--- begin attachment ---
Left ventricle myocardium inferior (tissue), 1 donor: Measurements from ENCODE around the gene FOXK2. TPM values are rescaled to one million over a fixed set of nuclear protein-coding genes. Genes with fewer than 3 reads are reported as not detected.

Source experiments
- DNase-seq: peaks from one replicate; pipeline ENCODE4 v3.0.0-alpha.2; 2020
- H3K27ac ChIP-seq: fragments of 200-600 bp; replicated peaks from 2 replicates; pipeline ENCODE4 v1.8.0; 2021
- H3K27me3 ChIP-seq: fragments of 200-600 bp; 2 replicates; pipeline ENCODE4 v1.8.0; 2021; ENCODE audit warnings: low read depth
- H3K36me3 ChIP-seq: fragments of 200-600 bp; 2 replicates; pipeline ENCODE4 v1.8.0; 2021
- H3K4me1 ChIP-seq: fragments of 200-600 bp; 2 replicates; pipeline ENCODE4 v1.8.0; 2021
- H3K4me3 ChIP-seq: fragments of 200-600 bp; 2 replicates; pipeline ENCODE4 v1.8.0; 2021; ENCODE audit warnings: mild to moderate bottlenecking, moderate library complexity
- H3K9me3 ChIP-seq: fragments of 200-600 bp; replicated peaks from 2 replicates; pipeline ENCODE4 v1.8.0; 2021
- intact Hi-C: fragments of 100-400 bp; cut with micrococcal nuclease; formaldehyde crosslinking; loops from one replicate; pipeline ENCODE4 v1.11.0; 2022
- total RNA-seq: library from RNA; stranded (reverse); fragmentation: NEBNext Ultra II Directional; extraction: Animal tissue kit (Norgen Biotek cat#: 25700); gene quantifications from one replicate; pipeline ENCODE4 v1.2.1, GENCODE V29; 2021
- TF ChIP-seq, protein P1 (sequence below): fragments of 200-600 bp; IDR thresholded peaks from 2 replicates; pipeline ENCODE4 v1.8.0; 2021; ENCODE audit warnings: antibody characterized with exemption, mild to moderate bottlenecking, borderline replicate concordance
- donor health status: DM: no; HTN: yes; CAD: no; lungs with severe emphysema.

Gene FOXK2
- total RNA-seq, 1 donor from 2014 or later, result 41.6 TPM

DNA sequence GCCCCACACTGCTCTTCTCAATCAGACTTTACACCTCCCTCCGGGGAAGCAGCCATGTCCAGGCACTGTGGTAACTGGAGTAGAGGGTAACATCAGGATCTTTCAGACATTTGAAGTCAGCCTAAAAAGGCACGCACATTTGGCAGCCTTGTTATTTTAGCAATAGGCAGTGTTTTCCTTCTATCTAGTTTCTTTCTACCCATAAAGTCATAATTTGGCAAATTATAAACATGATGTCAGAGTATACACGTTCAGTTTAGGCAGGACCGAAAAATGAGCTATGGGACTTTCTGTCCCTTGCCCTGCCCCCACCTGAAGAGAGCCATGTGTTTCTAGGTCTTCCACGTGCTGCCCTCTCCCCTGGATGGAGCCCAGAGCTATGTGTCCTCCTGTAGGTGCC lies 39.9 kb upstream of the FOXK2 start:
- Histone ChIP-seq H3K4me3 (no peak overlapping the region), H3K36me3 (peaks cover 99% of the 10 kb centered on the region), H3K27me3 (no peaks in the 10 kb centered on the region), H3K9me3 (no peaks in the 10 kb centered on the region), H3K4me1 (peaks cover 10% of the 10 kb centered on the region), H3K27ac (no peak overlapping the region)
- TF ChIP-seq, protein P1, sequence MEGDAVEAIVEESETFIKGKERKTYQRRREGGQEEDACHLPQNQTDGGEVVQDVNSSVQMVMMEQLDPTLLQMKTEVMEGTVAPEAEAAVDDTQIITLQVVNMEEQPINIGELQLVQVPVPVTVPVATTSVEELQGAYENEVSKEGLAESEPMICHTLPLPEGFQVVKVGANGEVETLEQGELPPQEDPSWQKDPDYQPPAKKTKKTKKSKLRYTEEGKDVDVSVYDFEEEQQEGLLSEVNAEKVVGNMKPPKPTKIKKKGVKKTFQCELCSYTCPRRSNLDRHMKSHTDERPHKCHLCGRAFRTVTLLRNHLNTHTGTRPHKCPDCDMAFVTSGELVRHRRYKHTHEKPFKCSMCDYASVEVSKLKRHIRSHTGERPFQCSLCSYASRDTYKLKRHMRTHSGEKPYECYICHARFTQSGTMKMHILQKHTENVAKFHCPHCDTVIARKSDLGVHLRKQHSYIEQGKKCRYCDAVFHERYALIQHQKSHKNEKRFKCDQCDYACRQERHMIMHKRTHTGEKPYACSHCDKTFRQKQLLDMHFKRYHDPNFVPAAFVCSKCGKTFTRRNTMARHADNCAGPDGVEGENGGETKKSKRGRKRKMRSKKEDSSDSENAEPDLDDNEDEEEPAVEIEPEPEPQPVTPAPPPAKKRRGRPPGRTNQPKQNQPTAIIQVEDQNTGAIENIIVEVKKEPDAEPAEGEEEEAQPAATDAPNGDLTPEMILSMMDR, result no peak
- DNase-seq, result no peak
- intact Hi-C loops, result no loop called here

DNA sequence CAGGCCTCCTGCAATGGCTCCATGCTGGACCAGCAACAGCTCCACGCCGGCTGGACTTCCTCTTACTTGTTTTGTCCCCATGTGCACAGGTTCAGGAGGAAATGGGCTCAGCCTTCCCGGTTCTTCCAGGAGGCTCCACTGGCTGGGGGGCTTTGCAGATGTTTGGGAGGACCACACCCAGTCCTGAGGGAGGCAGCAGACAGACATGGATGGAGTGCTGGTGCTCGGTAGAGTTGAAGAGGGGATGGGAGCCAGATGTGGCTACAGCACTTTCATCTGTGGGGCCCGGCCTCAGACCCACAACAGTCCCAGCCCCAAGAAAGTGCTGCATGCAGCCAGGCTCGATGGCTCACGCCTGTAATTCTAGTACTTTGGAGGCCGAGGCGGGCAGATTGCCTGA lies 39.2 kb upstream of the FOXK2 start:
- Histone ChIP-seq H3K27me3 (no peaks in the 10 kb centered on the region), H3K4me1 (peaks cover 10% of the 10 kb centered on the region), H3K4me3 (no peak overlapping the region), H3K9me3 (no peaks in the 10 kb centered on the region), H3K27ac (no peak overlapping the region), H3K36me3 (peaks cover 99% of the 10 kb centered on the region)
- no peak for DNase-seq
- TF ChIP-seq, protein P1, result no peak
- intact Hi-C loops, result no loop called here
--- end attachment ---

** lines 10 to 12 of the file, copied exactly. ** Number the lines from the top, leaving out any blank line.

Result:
- intact Hi-C: fragments of 100-400 bp; cut with micrococcal nuclease; formaldehyde crosslinking; loops from one replicate; pipeline ENCODE4 v1.11.0; 2022
- total RNA-seq: library from RNA; stranded (reverse); fragmentation: NEBNext Ultra II Directional; extraction: Animal tissue kit (Norgen Biotek cat#: 25700); gene quantifications from one replicate; pipeline ENCODE4 v1.2.1, GENCODE V29; 2021
- TF ChIP-seq, protein P1 (sequence below): fragments of 200-600 bp; IDR thresholded peaks from 2 replicates; pipeline ENCODE4 v1.8.0; 2021; ENCODE audit warnings: antibody characterized with exemption, mild to moderate bottlenecking, borderline replicate concordance